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UBC Theses and Dissertations

Gold electrode electrochemistry in protein based solar cells Iranpour, Bahar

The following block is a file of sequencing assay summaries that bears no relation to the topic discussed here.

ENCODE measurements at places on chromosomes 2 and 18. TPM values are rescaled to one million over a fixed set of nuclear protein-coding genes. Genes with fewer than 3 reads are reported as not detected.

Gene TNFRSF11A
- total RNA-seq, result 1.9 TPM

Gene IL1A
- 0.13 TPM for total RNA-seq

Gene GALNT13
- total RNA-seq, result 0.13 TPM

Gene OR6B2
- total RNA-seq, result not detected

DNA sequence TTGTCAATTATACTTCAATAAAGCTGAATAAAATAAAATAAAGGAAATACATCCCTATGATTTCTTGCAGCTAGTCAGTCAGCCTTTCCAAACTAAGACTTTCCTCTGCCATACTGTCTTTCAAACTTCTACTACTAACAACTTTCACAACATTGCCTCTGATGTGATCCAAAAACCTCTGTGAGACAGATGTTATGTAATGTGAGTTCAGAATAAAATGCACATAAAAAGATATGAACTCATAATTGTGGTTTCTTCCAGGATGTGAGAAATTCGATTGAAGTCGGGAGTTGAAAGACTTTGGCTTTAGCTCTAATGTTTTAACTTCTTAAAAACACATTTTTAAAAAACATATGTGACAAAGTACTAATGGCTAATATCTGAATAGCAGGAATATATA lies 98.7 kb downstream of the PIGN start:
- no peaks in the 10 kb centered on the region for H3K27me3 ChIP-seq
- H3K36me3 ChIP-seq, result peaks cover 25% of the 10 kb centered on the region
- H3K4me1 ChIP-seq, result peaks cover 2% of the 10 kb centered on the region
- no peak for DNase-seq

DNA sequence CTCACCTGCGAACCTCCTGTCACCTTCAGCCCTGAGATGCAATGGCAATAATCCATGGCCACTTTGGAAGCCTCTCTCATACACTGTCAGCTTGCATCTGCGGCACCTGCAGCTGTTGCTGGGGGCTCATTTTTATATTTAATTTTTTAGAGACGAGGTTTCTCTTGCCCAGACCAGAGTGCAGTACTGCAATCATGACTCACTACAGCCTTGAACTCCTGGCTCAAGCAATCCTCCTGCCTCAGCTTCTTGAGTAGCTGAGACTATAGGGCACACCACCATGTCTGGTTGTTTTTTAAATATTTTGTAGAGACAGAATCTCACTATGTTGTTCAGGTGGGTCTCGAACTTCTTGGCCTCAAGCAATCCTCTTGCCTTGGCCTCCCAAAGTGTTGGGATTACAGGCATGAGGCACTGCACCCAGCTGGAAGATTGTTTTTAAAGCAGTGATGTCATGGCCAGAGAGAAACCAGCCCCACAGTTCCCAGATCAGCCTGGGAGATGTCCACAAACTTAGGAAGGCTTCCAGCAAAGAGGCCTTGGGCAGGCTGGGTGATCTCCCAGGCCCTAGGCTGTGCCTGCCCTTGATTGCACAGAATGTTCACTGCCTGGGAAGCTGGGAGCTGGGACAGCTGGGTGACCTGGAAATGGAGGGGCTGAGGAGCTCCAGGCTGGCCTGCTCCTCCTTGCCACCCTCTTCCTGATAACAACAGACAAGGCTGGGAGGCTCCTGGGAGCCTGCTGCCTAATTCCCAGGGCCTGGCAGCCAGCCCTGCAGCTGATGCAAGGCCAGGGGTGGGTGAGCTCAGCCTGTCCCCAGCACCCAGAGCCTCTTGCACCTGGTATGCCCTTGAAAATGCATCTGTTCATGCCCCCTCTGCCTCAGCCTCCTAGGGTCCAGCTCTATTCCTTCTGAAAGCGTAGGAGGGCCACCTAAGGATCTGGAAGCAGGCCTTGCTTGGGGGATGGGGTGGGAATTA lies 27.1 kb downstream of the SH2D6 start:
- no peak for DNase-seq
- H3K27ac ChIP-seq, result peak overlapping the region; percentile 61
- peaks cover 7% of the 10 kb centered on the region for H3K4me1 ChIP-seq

The high quantum efficiency of photosynthetic reaction centers makes them candidates for use in solar energy harvesting devices. A bio-photovoltaic cell can be made by dissolving reaction centers and two mediators, such as quinone and cytochrome c, in the conductive electrolyte of an electrochemical cell. The mediators transfer the photo-generated charges to the electrodes upon illumination. So far such protein-based devices have shown low overall power conversion efficiency. Previously it has been shown that slow charge transfer limits the efficiency of these devices. Moreover, it has been observed that the cell response is dependent on the electrode materials and their interactions with the proteins and the mediators. In this thesis, the importance of the cleanliness of the system, the adsorption of two types of reaction centers: Wild-type and cysteineless, two mediators: quinone and cytochrome c, and detergents (used to make the reaction center water soluble) on a gold electrode are investigated. It is shown that common cleaning methods such as sonication in a mixture of deionized water and ethyl alcohol, sulfuric acid potential cycling, and piranha solution may not be practical and sufficient to remove the reaction centers and mediators from the electrodes and the container. Additionally, it is shown that eliminating oxygen can result in the reduction of unwanted parasitic reactions in the cell, which could lower the generated photocurrent and hence the overall efficiency of the cell. Therefore, new methods for cleaning and a new cell design are proposed and used throughout the experiments. Capacitance measurements, using cyclic voltammetry and AC voltammetry techniques, in the absence and the presence of each of the cell analytes suggest that unmodified reaction centers, detergents, and the mediators bind to the surface of the gold electrode irreversibly. Finally, it is shown that cysteineless reaction centers also adsorb irreversibly on the surface of the gold, demonstrating that cysteine S-Au bonding is not the only irreversible binding mechanism.

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